Medicare supplement insurance, also called Medigap, helps cover
out-of-pocket costs left behind from Medicare Plan A and Plan B. Most
states have ten types of Medicare Supplement plans, with each assigned a
different letter that corresponds to the benefits.
Most states standardize Medicare Supplement Insurance plans and
have the same benefits for each program. Therefore, a specific letter
plan will have the same primary benefits as the same letter plan that is
sold in a different state. For the most part, the cost of the premium is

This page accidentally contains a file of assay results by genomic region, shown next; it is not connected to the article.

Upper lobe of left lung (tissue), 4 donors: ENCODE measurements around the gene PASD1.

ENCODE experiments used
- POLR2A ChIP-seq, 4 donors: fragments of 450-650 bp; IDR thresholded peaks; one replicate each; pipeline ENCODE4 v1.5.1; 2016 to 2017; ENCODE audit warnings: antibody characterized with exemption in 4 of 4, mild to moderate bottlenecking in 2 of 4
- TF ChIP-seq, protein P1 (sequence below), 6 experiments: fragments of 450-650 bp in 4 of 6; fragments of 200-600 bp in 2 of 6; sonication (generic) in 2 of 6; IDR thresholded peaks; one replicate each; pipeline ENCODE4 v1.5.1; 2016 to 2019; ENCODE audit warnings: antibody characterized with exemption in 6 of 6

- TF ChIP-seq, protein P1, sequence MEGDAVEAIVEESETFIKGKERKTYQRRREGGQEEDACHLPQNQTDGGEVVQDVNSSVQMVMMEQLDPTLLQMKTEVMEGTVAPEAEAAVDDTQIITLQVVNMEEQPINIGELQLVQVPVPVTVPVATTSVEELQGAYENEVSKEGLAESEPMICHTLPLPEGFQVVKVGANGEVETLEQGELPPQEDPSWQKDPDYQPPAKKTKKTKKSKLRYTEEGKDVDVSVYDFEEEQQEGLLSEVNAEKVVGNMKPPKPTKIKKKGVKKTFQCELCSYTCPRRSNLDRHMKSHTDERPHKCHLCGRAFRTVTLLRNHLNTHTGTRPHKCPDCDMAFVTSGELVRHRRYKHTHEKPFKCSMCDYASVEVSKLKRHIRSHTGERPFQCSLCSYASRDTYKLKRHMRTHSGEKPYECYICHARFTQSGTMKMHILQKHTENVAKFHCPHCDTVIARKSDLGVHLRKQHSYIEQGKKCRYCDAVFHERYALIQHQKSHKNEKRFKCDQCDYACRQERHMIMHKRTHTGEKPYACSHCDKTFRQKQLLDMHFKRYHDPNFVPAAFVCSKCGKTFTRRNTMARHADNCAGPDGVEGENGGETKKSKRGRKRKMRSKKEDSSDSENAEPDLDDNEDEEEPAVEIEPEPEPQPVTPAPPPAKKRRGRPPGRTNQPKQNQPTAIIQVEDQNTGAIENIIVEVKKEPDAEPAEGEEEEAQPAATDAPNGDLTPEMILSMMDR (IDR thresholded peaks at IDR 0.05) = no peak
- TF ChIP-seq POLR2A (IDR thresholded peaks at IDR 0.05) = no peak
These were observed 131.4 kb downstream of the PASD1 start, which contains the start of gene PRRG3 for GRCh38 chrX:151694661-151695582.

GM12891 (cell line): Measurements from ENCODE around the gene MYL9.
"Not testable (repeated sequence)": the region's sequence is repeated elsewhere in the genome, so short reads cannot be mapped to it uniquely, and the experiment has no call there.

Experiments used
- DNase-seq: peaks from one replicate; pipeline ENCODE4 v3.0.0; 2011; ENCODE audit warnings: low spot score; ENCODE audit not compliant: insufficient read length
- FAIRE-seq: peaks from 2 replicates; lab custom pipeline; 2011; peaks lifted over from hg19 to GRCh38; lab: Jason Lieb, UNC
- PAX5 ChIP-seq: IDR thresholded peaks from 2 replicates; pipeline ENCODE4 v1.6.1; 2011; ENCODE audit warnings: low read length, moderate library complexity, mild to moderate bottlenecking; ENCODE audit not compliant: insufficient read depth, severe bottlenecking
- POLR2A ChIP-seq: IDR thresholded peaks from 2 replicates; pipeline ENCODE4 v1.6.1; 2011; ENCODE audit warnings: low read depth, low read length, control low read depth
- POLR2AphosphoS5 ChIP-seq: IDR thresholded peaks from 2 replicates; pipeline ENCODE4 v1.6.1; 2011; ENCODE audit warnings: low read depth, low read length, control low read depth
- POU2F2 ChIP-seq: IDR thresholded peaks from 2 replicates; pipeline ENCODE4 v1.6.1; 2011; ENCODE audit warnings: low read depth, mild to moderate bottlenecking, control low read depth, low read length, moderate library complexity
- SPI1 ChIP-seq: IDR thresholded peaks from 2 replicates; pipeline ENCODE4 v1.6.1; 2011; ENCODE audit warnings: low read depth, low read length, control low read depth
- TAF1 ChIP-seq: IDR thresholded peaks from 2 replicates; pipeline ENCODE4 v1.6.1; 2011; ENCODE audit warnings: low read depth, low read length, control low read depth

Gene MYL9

the most significant differentiator.
Unlike the rest of the country, states such as Massachusetts,
Minnesota, and Wisconsin standardize their Medicare Supplement plans
differently. Other than this difference, each state must sell Medicare
Supplement policies that include Plan A. Likewise, insurance providers
that sell Medicare Supplement must also sell Plan C or Plan F along with
their other policies.
Most States cover ten Medicare letter plans. Here’s a quick breakdown
of the first four Medicare plans.
Medicare Plan A
- This policy covers hospital-related care.
Medicare Plan B
This policy covers essential services, medically necessary
supplies, and preventative care.
Medicare Plan C
This policy provides additional benefits not covered by Original
Medicare Plan D
- This policy cover prescription drugs.